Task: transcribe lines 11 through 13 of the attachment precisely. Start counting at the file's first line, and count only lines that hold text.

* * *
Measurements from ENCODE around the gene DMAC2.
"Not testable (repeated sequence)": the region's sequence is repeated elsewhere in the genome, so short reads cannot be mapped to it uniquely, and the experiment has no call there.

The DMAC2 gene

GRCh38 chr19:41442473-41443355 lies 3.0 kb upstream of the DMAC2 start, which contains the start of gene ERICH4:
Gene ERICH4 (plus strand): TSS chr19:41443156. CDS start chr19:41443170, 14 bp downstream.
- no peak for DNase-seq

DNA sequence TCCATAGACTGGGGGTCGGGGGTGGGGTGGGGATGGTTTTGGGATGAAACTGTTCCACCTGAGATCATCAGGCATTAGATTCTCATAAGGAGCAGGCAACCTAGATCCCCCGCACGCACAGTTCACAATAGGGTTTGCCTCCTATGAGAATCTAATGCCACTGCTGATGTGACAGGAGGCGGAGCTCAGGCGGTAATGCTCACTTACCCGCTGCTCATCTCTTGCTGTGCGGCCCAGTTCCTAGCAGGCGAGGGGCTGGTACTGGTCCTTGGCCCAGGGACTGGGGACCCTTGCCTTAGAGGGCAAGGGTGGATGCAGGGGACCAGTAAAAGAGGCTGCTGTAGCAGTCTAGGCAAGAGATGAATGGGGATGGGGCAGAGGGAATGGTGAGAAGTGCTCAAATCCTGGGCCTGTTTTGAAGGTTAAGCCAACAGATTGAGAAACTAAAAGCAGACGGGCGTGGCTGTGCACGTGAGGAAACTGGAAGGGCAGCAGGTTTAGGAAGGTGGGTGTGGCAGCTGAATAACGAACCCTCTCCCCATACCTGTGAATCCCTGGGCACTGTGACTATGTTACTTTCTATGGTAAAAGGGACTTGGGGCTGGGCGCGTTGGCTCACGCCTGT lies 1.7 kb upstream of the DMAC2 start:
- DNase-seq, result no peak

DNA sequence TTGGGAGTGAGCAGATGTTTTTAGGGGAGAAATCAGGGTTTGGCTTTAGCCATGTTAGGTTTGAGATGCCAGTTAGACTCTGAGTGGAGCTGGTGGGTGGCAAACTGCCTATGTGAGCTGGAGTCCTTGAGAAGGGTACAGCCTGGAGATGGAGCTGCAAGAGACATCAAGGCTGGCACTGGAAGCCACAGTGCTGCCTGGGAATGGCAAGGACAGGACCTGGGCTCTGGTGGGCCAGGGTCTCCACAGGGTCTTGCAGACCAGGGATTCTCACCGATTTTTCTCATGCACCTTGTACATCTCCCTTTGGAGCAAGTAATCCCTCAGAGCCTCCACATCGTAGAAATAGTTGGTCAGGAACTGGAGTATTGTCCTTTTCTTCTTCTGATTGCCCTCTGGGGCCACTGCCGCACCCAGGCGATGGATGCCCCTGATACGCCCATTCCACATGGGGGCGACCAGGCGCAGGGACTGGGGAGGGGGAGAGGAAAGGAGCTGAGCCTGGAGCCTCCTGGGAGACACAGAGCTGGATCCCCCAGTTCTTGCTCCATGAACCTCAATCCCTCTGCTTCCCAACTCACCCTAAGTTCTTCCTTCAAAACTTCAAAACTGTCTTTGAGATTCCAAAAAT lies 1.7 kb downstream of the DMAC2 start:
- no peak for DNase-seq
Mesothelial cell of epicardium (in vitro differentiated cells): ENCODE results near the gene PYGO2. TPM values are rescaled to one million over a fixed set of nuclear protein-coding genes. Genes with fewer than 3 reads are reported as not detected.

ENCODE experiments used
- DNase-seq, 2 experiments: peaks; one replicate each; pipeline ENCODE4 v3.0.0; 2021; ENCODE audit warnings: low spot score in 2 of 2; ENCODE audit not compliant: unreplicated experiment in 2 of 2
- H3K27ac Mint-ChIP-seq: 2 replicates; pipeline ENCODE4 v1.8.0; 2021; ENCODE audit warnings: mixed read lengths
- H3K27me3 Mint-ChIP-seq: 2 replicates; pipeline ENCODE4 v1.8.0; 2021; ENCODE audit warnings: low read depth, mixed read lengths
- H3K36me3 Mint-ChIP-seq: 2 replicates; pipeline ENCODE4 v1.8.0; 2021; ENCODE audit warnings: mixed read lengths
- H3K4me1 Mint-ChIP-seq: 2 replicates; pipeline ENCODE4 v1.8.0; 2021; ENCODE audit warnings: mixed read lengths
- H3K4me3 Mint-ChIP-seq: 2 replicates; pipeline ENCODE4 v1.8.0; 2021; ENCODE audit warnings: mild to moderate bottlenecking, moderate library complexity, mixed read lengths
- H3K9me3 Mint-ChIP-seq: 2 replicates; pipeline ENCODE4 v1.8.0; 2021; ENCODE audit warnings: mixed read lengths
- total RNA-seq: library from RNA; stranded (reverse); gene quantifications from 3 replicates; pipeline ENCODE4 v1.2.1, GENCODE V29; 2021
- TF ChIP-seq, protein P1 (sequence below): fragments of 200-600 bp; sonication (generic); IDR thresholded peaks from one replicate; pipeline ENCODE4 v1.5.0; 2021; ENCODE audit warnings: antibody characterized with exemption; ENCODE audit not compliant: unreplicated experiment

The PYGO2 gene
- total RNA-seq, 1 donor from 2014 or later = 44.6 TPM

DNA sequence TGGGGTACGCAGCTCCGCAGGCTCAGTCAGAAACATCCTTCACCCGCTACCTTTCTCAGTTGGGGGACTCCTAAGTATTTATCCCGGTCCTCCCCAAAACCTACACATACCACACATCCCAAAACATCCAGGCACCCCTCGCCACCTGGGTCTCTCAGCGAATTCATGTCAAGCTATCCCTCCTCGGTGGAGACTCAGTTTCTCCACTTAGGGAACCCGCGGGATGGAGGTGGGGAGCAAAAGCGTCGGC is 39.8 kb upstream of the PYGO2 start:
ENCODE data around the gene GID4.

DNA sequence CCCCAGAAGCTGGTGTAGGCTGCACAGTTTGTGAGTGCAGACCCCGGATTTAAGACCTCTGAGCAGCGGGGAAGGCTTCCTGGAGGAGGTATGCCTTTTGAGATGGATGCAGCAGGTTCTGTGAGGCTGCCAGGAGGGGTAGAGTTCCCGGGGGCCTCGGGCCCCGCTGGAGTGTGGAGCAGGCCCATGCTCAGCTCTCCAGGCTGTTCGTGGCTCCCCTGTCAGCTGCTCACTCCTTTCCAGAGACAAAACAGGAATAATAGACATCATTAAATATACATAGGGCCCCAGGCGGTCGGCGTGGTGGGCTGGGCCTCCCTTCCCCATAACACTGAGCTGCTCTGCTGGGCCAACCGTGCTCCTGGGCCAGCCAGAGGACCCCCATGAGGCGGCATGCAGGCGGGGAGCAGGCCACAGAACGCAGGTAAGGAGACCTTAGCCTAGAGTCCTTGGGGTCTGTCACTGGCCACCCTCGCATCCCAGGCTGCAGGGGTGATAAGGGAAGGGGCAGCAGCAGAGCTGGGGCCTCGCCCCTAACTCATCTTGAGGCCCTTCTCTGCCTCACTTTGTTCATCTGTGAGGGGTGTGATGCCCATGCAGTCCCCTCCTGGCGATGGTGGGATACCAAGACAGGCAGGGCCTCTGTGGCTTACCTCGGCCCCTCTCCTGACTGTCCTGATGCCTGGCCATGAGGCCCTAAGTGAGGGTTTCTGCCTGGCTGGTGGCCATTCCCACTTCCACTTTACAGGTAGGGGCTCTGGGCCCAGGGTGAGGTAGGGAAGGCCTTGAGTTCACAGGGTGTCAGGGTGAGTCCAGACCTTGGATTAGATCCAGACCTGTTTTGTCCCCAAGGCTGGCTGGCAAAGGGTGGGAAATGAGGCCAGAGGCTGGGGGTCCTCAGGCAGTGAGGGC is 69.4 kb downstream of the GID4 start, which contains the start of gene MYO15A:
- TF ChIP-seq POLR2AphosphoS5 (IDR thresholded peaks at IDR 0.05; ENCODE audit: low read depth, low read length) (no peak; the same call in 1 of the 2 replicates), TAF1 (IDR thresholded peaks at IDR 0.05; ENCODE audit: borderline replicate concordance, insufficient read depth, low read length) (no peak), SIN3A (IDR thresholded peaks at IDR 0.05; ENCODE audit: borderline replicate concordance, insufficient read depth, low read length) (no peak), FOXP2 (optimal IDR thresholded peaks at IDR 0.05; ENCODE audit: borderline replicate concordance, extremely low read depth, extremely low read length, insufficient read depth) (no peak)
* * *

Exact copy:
Mesothelial cell of epicardium (in vitro differentiated cells): ENCODE results near the gene PYGO2. TPM values are rescaled to one million over a fixed set of nuclear protein-coding genes. Genes with fewer than 3 reads are reported as not detected.

ENCODE experiments used
- DNase-seq, 2 experiments: peaks; one replicate each; pipeline ENCODE4 v3.0.0; 2021; ENCODE audit warnings: low spot score in 2 of 2; ENCODE audit not compliant: unreplicated experiment in 2 of 2